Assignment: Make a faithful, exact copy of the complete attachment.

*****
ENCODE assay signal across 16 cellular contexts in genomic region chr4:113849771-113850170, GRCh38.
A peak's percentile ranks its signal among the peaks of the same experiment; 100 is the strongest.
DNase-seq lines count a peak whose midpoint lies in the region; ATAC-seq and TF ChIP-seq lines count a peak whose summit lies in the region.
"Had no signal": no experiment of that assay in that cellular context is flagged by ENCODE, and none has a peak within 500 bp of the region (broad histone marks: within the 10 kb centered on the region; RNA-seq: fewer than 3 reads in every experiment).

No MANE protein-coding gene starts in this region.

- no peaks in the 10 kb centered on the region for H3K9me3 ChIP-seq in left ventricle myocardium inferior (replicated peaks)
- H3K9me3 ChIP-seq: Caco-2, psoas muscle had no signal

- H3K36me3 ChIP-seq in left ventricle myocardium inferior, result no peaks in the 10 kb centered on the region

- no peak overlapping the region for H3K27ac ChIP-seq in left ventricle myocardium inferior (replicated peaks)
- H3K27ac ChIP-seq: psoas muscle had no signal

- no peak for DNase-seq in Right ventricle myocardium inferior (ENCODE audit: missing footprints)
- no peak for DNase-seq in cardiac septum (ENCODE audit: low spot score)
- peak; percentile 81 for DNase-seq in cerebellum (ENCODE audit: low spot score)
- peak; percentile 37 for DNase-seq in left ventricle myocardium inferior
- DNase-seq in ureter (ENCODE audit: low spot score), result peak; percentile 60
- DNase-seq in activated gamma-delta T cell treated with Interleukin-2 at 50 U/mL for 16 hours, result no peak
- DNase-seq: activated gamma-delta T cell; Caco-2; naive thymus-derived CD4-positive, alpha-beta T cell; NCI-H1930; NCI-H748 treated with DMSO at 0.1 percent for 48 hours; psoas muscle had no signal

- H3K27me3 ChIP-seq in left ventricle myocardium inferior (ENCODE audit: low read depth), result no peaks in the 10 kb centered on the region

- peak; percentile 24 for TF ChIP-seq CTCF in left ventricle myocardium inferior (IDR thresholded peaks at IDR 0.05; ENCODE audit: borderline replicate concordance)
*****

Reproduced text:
ENCODE assay signal across 16 cellular contexts in genomic region chr4:113849771-113850170, GRCh38.
A peak's percentile ranks its signal among the peaks of the same experiment; 100 is the strongest.
DNase-seq lines count a peak whose midpoint lies in the region; ATAC-seq and TF ChIP-seq lines count a peak whose summit lies in the region.
"Had no signal": no experiment of that assay in that cellular context is flagged by ENCODE, and none has a peak within 500 bp of the region (broad histone marks: within the 10 kb centered on the region; RNA-seq: fewer than 3 reads in every experiment).

No MANE protein-coding gene starts in this region.

- no peaks in the 10 kb centered on the region for H3K9me3 ChIP-seq in left ventricle myocardium inferior (replicated peaks)
- H3K9me3 ChIP-seq: Caco-2, psoas muscle had no signal

- H3K36me3 ChIP-seq in left ventricle myocardium inferior, result no peaks in the 10 kb centered on the region

- no peak overlapping the region for H3K27ac ChIP-seq in left ventricle myocardium inferior (replicated peaks)
- H3K27ac ChIP-seq: psoas muscle had no signal

- no peak for DNase-seq in Right ventricle myocardium inferior (ENCODE audit: missing footprints)
- no peak for DNase-seq in cardiac septum (ENCODE audit: low spot score)
- peak; percentile 81 for DNase-seq in cerebellum (ENCODE audit: low spot score)
- peak; percentile 37 for DNase-seq in left ventricle myocardium inferior
- DNase-seq in ureter (ENCODE audit: low spot score), result peak; percentile 60
- DNase-seq in activated gamma-delta T cell treated with Interleukin-2 at 50 U/mL for 16 hours, result no peak
- DNase-seq: activated gamma-delta T cell; Caco-2; naive thymus-derived CD4-positive, alpha-beta T cell; NCI-H1930; NCI-H748 treated with DMSO at 0.1 percent for 48 hours; psoas muscle had no signal

- H3K27me3 ChIP-seq in left ventricle myocardium inferior (ENCODE audit: low read depth), result no peaks in the 10 kb centered on the region

- peak; percentile 24 for TF ChIP-seq CTCF in left ventricle myocardium inferior (IDR thresholded peaks at IDR 0.05; ENCODE audit: borderline replicate concordance)